Creating Your Digital Legacy For Future Generations

Grandpa Les Schindler 1938-1939

Grandpa “Les” Schindler on the farm around 1938-39

My grandfather (Leslie “Les” J. Schindler) was born January 1, 1918 and passed while I was in grad school – Nov 16, 1998.

He was a farmer and mechanic. On the farm, we had a dairy cow, about 40 head of cattle and we planted corn and soy beans.

Growing up I spent a lot of time on back fender of his tractor until I was old enough to drive one (I think around 6 or 7).

Then we would spend the days following each other around the fields. He would be cutting hay. I would be conditioning. He would be baling. I would be stacking.  He would be picking. I would be unloading the corn.

I learned a ton from him – about hard work, perseverance, and a few mechanical skills. I miss him a lot. Especially now that I have a family of my own. It would be great to understand what he thought about his situation and how he dealt with life’s ups and downs.

But he didn’t leave a lot of things behind. Great memories for sure, but nothing really written down.

If he had I would go back to those writings quite a bit.

I would look to what he said and how he said it. I have just a few of those grandpa quotes I remember – one of my favorites that he would say to grandma at the end of night when company had overstayed their welcome.

“Come on, Mother. Let’s go to bed so these people can go home.”

He had a twisted sense of humor.

I wonder if he had the ability to write down his everyday thoughts, would he?

Would he have been a blogger?
Would he had tweeted about the farm?
Would he had shared about the house and barns he built by hand?
Or the animals he cared for?

Probably not. But if he would have created the text, the pictures, the video, the vines, whatever it was – I would read it all, over and over. I respected the man quite a bit but I don’t remember much about what he thought. I just have a few pictures and a bunch of hazy memories of my childhood.

When I think of the opportunity that social media has given me, it kinda blows my mind. You have any opportunity to share with generations that only a handful of people have done in the past.

You can give you minute-by-minute updates of your life in real time. You can follow and learn as much as you want from others.  It’s amazing how connected and documented we are now. We all have audiences – and these audiences actually care about what we are writing.

Facebook as Digital Diary

What do you think about these digital tools documenting your life?

But it’s more than that.

We are essentially writing the books of our lives with ongoing commentary of friends and family and, maybe some detractors as well. That’s a lot different than a normal diary.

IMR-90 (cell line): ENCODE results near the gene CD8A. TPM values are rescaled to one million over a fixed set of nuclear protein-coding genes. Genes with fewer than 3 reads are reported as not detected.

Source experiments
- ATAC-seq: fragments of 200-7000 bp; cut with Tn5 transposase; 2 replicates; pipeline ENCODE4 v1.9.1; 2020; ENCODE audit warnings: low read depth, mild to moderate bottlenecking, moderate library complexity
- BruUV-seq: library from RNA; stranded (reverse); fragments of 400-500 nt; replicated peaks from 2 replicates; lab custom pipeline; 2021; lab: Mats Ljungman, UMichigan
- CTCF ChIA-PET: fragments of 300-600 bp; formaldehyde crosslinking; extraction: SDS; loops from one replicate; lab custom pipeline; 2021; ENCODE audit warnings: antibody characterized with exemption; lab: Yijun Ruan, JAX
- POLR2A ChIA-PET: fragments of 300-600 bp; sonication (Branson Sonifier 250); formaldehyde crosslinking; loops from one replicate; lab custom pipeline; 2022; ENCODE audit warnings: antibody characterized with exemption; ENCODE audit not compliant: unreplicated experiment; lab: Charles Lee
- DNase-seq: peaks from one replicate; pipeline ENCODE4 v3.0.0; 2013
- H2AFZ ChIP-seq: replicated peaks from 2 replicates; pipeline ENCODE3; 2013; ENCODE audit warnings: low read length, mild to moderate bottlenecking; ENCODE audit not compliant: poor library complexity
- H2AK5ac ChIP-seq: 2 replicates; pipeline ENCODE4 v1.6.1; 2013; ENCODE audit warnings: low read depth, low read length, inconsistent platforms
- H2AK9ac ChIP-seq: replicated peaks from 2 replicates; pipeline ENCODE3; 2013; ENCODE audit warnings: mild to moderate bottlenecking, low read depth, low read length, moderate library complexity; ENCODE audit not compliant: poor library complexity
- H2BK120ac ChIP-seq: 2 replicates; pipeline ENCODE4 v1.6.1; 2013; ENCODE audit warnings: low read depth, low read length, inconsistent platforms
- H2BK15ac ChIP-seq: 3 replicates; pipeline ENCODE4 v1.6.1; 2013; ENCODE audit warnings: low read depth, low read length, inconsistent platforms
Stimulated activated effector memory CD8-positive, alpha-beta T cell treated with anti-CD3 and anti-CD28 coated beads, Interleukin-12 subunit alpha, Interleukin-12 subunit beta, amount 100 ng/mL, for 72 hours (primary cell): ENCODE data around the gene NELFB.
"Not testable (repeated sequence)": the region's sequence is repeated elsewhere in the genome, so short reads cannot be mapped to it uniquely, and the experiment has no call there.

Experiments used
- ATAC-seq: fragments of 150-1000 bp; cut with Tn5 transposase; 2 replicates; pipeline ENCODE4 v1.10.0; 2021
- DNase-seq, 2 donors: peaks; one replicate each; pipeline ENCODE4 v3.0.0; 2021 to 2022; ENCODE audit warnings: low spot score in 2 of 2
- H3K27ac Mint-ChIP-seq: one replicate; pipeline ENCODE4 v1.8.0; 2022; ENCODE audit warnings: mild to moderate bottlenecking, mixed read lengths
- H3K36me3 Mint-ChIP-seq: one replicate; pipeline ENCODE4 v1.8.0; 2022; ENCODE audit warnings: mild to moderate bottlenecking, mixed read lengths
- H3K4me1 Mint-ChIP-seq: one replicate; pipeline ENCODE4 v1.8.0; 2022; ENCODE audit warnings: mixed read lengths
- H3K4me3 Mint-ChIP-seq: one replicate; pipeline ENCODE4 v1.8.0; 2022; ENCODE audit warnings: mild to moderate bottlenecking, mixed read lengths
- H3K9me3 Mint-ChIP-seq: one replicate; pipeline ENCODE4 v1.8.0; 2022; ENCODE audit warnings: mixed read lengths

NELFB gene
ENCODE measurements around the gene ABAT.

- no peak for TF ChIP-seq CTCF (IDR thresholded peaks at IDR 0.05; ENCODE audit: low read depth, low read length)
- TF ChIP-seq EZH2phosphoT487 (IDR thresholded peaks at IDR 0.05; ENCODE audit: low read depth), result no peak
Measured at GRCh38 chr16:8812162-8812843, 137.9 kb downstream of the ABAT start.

Yes, I keep in mind very well the people that are in my social networks when I’m sharing information. I want them to respond to me and I want to be a value add to their days. But I also need to keep in mind my future generations. The sons of my son, the daughters of my daughter’s daughter.

They will be influenced by what I say here because this will be my only voice after I’m gone.

I say all of this not because I want to scare you into deleting your Facebook account. We have all probably vented a few times too many, gone off on a rant or posted photos that could be taken out of context.

No, I say this, because I want you to keep sharing. I want you to pass along your wisdom to future generations and share with them what it was like to live at this day and age.

The stuff you do daily is actually very important.  If you are farming and sharing that information, there’s a good chance that the people who stumble across your blog or Facebook page or twitter profile aren’t connected to that lifestyle.  The daily stuff is new to them and very interesting. It’s not something they experience everyday.

And when generations look back like we do at the 1800′s when people were documenting their lives to share with others via mail but our future will definitely want to look into the past for insights. The sunrises you saw, the work you were passion about, the people you spent time with, the adventures you have are all part of this crazy social media world and it will be available forever to them.

So maybe this post is a little too sentimental. And maybe it’s not “real” enough because I edit out of social media some things that might be a bit too controversial for my future generations and my audience. That’s ok – I’m not and you aren’t – being graded on this.  You can share the controversial – sometimes that makes for lots of discussion – but just remember to be civil and kind.  It’s ok to disagree. It’s not ok to be a jerk.

I just want the future gens to trust me (even if all they know about me is what they have seen when I’m an old man who couldn’t have possibly been young at one time) and know that I thought about them when I was creating. I shared because I cared about them.

So I’m hoping that grandpa would have blogged had he been given the chance.  This way I could go back and visit with him even after he’s gone.

What do you think about future generation viewing our digital profiles? Any issues with it? Does it change how you think about social media?

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2 thoughts on “Creating Your Digital Legacy For Future Generations

  1. Great, thought-provoking post, Don.

  2. Pingback: Creating Your Digital Legacy For Future Generat...

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